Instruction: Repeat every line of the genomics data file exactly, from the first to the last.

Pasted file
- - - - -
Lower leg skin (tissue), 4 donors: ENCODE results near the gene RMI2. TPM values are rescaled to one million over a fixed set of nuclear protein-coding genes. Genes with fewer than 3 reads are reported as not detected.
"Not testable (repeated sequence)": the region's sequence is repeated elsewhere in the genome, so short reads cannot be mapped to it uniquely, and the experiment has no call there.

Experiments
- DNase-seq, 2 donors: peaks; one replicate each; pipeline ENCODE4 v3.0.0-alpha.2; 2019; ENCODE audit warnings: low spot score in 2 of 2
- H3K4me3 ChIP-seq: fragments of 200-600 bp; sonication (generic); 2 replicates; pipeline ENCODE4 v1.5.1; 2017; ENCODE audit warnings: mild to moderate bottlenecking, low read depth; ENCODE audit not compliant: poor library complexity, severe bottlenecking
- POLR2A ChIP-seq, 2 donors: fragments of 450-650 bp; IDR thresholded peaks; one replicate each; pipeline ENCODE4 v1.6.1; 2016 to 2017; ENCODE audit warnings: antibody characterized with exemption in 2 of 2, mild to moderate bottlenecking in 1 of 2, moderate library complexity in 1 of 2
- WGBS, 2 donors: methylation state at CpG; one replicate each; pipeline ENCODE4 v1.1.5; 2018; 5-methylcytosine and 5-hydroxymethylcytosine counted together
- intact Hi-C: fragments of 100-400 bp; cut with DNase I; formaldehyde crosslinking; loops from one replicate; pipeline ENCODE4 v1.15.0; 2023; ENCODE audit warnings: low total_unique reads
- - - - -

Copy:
Lower leg skin (tissue), 4 donors: ENCODE results near the gene RMI2. TPM values are rescaled to one million over a fixed set of nuclear protein-coding genes. Genes with fewer than 3 reads are reported as not detected.
"Not testable (repeated sequence)": the region's sequence is repeated elsewhere in the genome, so short reads cannot be mapped to it uniquely, and the experiment has no call there.

Experiments
- DNase-seq, 2 donors: peaks; one replicate each; pipeline ENCODE4 v3.0.0-alpha.2; 2019; ENCODE audit warnings: low spot score in 2 of 2
- H3K4me3 ChIP-seq: fragments of 200-600 bp; sonication (generic); 2 replicates; pipeline ENCODE4 v1.5.1; 2017; ENCODE audit warnings: mild to moderate bottlenecking, low read depth; ENCODE audit not compliant: poor library complexity, severe bottlenecking
- POLR2A ChIP-seq, 2 donors: fragments of 450-650 bp; IDR thresholded peaks; one replicate each; pipeline ENCODE4 v1.6.1; 2016 to 2017; ENCODE audit warnings: antibody characterized with exemption in 2 of 2, mild to moderate bottlenecking in 1 of 2, moderate library complexity in 1 of 2
- WGBS, 2 donors: methylation state at CpG; one replicate each; pipeline ENCODE4 v1.1.5; 2018; 5-methylcytosine and 5-hydroxymethylcytosine counted together
- intact Hi-C: fragments of 100-400 bp; cut with DNase I; formaldehyde crosslinking; loops from one replicate; pipeline ENCODE4 v1.15.0; 2023; ENCODE audit warnings: low total_unique reads